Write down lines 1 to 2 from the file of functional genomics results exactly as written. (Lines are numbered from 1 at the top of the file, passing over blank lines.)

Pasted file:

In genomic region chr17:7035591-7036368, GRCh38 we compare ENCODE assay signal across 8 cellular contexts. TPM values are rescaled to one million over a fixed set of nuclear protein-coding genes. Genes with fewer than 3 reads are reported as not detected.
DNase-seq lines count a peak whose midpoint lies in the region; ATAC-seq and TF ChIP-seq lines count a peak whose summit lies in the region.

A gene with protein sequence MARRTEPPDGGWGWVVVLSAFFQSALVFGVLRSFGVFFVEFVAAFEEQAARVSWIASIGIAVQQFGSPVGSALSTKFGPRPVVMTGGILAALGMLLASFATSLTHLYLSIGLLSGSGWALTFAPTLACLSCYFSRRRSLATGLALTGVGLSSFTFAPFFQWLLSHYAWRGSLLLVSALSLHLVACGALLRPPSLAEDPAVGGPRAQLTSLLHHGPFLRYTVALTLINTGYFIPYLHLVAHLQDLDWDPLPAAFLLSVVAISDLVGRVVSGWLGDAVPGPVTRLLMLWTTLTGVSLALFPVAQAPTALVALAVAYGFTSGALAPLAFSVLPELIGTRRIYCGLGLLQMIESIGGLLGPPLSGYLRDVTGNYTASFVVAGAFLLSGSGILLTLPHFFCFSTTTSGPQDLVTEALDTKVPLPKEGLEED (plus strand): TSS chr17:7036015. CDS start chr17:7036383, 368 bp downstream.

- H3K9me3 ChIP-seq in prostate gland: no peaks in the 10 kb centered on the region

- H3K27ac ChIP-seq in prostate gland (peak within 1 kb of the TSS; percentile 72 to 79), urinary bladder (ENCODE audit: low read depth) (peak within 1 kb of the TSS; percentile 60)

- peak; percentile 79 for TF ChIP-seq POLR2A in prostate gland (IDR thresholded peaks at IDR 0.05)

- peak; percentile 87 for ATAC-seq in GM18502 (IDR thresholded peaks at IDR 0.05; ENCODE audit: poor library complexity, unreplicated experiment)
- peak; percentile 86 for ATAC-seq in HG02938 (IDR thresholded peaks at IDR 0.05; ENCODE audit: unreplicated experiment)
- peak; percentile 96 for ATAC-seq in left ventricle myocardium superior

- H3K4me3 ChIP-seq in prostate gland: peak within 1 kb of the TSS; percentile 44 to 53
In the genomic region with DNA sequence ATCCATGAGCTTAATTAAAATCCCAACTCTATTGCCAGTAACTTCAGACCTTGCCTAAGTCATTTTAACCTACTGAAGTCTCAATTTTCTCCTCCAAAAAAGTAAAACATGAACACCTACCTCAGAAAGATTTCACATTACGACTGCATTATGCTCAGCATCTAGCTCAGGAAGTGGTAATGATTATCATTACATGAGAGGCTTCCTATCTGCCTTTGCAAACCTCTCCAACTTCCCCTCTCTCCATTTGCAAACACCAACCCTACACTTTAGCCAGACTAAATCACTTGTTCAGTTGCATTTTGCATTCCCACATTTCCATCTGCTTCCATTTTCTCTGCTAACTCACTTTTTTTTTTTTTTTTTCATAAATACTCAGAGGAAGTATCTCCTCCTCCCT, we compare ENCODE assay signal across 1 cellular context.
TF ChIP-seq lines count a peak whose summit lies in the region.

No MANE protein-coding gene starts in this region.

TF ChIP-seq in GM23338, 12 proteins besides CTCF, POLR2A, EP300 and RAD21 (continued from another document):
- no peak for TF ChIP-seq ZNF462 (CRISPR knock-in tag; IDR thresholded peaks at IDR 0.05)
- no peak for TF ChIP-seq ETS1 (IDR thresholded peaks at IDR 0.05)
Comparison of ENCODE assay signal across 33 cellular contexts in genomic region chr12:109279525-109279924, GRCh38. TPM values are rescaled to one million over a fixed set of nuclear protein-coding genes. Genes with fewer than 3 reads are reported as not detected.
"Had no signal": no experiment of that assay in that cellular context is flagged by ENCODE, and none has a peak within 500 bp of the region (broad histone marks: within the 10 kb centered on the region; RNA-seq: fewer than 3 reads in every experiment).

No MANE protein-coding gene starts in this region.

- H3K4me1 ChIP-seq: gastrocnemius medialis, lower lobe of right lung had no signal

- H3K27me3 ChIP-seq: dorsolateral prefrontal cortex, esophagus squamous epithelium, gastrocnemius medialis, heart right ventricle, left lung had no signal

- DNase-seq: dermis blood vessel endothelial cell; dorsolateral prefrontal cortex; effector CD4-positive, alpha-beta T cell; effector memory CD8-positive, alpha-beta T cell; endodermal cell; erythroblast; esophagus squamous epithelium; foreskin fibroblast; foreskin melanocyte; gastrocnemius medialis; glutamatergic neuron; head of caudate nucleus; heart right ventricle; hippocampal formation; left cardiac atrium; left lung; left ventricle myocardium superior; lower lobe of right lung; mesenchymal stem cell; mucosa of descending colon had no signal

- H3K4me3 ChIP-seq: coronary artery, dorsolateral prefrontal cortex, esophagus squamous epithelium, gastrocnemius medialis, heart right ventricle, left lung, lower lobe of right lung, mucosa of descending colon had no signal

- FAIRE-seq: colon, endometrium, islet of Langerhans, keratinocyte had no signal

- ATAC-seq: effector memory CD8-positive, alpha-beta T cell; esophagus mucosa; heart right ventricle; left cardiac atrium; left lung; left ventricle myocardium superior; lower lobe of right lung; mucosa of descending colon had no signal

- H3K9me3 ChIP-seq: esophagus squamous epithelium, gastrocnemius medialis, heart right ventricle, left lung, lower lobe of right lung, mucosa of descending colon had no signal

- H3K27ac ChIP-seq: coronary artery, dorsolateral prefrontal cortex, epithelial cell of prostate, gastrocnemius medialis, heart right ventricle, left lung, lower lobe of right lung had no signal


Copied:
In genomic region chr17:7035591-7036368, GRCh38 we compare ENCODE assay signal across 8 cellular contexts. TPM values are rescaled to one million over a fixed set of nuclear protein-coding genes. Genes with fewer than 3 reads are reported as not detected.
DNase-seq lines count a peak whose midpoint lies in the region; ATAC-seq and TF ChIP-seq lines count a peak whose summit lies in the region.